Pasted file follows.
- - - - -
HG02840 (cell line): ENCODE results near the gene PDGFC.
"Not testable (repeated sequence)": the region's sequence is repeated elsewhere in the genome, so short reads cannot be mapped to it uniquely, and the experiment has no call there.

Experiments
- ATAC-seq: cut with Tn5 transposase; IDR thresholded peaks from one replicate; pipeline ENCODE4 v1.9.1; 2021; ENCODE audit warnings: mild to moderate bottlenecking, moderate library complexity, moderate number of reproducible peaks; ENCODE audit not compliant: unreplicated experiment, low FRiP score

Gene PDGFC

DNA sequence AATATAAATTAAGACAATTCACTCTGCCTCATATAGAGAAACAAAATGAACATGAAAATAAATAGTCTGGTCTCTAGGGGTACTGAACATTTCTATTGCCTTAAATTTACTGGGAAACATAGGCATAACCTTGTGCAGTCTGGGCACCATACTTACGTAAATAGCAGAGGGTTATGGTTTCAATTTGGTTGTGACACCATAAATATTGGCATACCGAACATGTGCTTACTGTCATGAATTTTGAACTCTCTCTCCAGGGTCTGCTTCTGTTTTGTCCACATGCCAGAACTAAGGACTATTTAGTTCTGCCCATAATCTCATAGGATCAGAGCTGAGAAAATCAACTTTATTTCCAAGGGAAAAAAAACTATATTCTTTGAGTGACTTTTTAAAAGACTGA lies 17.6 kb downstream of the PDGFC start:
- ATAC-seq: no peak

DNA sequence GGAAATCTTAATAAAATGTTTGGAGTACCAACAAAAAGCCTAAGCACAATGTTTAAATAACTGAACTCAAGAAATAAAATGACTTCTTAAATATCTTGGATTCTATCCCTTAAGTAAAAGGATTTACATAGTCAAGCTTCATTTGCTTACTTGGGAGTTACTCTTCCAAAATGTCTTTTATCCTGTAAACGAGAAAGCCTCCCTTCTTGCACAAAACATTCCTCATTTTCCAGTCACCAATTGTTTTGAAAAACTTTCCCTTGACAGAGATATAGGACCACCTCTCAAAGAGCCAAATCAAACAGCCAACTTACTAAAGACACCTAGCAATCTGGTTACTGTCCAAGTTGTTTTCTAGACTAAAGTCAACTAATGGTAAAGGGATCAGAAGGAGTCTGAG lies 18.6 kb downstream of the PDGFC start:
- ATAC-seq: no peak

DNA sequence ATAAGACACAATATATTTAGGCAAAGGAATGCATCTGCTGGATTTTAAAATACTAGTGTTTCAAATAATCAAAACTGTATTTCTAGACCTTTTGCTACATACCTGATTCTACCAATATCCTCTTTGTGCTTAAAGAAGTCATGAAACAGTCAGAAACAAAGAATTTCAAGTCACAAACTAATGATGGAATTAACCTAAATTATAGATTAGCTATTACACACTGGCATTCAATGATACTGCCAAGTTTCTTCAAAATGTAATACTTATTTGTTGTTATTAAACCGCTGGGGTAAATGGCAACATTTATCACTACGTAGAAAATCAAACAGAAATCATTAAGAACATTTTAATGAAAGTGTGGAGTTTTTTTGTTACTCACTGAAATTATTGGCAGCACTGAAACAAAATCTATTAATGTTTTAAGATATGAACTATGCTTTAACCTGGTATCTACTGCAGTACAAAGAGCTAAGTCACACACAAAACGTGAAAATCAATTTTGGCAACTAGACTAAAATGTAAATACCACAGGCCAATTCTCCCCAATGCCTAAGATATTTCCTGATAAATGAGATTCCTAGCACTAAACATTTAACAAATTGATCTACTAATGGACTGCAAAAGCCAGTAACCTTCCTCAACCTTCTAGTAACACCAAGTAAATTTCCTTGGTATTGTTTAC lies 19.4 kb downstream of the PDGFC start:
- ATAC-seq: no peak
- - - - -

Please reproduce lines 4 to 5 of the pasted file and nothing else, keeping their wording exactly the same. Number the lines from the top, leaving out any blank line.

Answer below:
- ATAC-seq: cut with Tn5 transposase; IDR thresholded peaks from one replicate; pipeline ENCODE4 v1.9.1; 2021; ENCODE audit warnings: mild to moderate bottlenecking, moderate library complexity, moderate number of reproducible peaks; ENCODE audit not compliant: unreplicated experiment, low FRiP score

Gene PDGFC